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Biomarkers and clinical characteristics of autoimmune chronic spontaneous urticaria: Results of the PURIST Study

Autores: Schoepke, N. ; Asero, R.; Ellrich, A. ; Ferrer Puga, Marta; Gimenez-Arnau, A. ; Grattan, C. E. H.; Jakob, T. ; Konstantinou, G. N.; Raap, U. ; Skov, P. S. ; Staubach, P. ; Kromminga, A.; Zhang, K.; Bindslev-Jensen, C.; Daschner, A.; Kinaciyan, T. ; Kno, E. F.; Makris, M.; Marrouche, N.; Schmid-Grendelmeier, P.; Sussman, G. ; Toubi, E. ; Church, M. K. ; Maurer, M. (Autor de correspondencia)
Título de la revista: ALLERGY
ISSN: 0105-4538
Volumen: 74
Número: 12
Páginas: 2427 - 2436
Fecha de publicación: 2019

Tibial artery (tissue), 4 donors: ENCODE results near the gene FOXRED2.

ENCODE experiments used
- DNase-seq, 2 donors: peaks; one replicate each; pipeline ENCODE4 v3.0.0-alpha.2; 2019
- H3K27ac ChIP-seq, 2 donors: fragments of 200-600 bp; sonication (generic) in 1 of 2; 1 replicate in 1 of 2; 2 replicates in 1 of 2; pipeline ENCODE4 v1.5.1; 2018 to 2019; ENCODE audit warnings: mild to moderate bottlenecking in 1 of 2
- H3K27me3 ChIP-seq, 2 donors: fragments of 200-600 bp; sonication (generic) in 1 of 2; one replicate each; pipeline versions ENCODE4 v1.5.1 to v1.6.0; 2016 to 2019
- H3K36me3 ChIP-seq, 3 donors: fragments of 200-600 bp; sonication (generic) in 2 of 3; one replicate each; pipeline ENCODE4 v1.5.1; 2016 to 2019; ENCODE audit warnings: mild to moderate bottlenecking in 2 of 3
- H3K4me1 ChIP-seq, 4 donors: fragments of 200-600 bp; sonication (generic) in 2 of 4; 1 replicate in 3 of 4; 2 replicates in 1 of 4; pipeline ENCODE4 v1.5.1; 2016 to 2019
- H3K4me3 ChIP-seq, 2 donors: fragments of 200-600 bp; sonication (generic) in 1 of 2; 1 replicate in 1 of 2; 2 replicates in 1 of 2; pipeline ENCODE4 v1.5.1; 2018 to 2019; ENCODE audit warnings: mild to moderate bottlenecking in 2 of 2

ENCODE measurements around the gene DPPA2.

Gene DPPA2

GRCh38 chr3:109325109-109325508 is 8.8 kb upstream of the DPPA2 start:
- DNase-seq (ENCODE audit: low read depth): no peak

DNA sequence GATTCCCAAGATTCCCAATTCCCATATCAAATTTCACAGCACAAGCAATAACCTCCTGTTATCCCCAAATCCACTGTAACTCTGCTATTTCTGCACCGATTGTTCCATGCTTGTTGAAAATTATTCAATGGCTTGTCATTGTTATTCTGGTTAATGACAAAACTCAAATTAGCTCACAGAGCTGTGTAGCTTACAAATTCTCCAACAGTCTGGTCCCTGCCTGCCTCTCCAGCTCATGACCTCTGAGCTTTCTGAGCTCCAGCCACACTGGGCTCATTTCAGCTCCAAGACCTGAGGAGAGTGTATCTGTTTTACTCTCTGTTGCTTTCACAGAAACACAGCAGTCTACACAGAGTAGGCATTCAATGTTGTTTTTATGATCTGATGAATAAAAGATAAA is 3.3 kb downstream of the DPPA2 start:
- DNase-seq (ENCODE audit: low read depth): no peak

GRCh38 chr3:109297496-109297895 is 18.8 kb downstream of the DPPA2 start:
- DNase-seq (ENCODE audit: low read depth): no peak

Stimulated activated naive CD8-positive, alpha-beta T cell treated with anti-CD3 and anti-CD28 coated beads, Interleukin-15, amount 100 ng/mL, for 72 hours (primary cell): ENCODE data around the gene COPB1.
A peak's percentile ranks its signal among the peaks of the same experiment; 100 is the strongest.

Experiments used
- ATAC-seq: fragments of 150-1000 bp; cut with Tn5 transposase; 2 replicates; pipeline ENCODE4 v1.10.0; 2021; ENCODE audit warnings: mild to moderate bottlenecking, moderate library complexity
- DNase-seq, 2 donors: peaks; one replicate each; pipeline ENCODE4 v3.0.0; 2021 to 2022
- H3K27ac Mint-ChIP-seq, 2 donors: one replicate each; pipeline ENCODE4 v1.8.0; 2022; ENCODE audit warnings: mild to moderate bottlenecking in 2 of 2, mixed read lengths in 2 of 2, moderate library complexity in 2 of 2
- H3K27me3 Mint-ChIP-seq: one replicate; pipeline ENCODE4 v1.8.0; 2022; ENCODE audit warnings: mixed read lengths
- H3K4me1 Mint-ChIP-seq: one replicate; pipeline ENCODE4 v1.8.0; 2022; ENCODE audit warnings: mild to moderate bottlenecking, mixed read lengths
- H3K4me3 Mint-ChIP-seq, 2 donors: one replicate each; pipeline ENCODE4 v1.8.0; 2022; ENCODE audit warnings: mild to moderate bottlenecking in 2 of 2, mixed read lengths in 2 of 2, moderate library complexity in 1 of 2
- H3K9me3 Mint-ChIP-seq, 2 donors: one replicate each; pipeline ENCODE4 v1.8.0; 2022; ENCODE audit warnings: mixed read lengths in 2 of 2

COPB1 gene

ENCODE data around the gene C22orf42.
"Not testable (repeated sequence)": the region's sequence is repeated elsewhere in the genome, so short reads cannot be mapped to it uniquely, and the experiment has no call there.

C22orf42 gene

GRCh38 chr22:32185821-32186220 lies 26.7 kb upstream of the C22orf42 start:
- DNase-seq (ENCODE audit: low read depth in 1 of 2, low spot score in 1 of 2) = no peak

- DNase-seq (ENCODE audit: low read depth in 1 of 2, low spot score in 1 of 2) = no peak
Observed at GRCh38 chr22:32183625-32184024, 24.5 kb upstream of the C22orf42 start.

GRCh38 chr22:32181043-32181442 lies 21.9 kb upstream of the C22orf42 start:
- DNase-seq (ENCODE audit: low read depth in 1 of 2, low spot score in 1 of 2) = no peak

Background Autoimmune chronic spontaneous urticaria (aiCSU) is an important subtype of chronic spontaneous urticaria (CSU) in which functional IgG autoantibodies to IgE or its high-affinity receptor (Fc epsilon RI) induces mast cell degranulation and subsequent symptom development. However, it has not been tightly characterized. This study aimed to better define the clinical and immunological features and to explore potential biomarkers of aiCSU. Methods This was a multinational, multicenter study of 182 CSU patients. The clinical features studied included: urticaria activity and impact (UAS7 and quality of life); autologous serum skin test (ASST); IgG anti-Fc epsilon RI and IgG anti-IgE; IgG-anti-thyroperoxidase (IgG anti-TPO); total serum IgE; and basophil reactivity (BASO) using the basophil activation test (BAT) and basophil histamine release assay (BHRA). Results Of the 182 patients, 107 (59%) were ASST+, 46 (25%) were BASO+, and 105 (58%) were IgG anti-Fc epsilon RI+/IgE+. Fifteen patients (8%) fulfilled all three criteria of aiCSU. aiCSU patients appeared more severe (UAS7 21 vs 9 P < 0.016) but showed no other clinical or demographic differences from non-aiCSU patients. aiCSU patients also had markedly lower total IgE levels (P 0.0001) and higher IgG anti-TPO levels (P 0.001). Of biomarkers, positive BAT and BHRA tests were 69% and 88% predictive of aiCSU, respectively. Conclusions aiCSU is a relatively small but immunologically distinct subtype of CSU that cannot be identified by routine clinical parameters. Inclusion of BHRA or BAT in the diagnostic workup of CSU patients may aid identification of aiCSU patients, who may have a different prognosis and benefit from specific management.